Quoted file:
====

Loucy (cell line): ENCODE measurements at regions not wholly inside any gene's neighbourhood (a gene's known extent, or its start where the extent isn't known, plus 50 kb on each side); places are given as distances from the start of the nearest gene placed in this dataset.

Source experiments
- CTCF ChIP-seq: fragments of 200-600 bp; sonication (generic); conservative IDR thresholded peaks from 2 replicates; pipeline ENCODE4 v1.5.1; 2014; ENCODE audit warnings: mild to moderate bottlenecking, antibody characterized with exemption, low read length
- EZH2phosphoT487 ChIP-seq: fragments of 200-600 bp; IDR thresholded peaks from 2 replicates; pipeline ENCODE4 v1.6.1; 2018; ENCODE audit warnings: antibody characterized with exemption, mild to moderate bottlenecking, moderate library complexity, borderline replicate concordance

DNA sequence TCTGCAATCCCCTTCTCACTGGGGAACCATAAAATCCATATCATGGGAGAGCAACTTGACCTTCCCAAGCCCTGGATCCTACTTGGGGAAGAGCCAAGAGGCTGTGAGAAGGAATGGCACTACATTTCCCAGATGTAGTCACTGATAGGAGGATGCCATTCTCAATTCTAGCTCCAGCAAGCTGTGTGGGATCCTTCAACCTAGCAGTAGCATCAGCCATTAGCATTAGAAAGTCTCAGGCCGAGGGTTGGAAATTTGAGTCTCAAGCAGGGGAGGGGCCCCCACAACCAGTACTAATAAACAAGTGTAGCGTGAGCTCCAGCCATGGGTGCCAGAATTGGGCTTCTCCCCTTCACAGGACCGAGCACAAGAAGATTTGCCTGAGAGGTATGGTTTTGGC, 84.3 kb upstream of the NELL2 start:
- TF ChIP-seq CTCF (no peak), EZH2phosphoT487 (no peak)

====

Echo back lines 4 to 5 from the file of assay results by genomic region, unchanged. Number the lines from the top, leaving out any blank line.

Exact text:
- EZH2phosphoT487 ChIP-seq: fragments of 200-600 bp; IDR thresholded peaks from 2 replicates; pipeline ENCODE4 v1.6.1; 2018; ENCODE audit warnings: antibody characterized with exemption, mild to moderate bottlenecking, moderate library complexity, borderline replicate concordance

DNA sequence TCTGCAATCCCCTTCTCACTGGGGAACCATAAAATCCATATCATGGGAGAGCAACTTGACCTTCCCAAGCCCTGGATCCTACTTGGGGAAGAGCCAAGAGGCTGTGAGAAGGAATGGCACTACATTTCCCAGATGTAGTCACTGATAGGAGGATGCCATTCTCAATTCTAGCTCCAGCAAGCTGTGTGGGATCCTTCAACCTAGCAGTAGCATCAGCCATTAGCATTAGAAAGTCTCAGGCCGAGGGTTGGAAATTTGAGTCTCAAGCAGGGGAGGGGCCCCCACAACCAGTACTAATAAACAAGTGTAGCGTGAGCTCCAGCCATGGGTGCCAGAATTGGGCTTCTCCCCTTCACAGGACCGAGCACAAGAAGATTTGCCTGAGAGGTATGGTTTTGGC, 84.3 kb upstream of the NELL2 start: